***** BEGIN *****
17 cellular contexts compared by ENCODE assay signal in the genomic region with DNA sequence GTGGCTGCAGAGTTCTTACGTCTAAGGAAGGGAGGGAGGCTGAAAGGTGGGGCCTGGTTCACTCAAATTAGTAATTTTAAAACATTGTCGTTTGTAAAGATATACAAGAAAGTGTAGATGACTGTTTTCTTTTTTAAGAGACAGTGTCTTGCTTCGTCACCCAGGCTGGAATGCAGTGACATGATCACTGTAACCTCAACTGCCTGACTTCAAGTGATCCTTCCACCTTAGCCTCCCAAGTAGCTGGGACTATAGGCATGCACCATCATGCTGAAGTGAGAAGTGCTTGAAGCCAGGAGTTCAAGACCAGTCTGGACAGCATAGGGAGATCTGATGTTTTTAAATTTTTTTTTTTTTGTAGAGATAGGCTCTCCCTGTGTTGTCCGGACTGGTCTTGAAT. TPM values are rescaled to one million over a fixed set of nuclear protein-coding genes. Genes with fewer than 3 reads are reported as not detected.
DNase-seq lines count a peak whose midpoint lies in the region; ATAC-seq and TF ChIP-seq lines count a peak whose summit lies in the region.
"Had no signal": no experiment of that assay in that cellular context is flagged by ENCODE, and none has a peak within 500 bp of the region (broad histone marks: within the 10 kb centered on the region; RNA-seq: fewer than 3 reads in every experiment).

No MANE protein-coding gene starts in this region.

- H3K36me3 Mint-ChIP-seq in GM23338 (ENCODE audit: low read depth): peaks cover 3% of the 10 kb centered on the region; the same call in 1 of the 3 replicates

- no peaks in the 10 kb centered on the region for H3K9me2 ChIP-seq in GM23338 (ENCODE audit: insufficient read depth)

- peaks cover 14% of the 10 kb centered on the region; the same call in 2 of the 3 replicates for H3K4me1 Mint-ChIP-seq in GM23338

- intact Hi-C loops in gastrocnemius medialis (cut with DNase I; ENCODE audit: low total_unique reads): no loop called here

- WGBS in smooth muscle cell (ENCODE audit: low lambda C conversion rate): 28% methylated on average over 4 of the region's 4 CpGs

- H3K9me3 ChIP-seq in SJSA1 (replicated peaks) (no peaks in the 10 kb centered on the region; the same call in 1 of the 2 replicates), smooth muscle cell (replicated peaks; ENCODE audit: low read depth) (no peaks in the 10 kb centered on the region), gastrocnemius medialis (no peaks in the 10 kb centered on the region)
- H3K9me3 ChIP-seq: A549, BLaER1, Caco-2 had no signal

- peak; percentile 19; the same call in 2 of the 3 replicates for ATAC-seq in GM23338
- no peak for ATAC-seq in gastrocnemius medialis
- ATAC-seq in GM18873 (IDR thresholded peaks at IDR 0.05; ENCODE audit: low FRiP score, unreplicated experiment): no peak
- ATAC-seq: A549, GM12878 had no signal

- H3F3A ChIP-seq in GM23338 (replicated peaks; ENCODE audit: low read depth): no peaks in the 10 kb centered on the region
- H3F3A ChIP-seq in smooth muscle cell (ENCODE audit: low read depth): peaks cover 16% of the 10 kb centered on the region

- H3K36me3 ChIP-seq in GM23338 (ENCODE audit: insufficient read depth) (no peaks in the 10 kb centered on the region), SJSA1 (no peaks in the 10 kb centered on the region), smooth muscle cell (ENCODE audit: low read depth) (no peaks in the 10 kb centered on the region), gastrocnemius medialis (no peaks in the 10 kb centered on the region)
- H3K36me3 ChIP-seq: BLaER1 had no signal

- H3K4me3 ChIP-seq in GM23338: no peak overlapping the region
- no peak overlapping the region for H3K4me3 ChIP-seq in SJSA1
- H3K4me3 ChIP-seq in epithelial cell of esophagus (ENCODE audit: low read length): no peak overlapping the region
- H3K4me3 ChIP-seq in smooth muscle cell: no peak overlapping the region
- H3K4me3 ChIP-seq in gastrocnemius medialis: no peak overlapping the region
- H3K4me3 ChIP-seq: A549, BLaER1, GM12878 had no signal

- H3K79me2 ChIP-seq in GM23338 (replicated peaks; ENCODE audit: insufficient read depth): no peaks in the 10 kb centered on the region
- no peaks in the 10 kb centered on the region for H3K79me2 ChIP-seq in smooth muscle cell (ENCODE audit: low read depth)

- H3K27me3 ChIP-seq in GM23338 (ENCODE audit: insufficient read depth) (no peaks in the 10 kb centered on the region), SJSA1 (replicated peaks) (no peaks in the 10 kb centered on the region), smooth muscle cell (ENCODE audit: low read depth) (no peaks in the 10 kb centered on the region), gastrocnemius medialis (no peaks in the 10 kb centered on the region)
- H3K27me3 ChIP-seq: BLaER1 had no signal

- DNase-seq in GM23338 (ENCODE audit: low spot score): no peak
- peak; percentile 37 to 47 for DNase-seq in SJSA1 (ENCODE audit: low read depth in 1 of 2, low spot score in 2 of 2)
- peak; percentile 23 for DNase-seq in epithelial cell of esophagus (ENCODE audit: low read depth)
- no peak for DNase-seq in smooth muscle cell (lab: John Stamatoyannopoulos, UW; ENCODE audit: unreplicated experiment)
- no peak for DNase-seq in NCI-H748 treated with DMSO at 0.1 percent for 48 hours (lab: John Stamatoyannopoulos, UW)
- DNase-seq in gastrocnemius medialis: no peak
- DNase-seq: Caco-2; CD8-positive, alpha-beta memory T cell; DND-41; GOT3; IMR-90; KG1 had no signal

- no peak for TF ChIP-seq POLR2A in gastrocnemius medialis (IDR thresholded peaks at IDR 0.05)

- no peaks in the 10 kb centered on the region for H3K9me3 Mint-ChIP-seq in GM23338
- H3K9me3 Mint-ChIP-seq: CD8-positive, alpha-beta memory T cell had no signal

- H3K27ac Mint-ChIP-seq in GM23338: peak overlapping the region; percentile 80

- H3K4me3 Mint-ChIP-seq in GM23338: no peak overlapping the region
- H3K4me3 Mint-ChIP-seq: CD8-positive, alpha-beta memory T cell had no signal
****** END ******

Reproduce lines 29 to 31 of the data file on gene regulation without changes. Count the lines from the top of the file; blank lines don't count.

- H3K27me3 ChIP-seq: BLaER1 had no signal

- DNase-seq in GM23338 (ENCODE audit: low spot score): no peak
- peak; percentile 37 to 47 for DNase-seq in SJSA1 (ENCODE audit: low read depth in 1 of 2, low spot score in 2 of 2)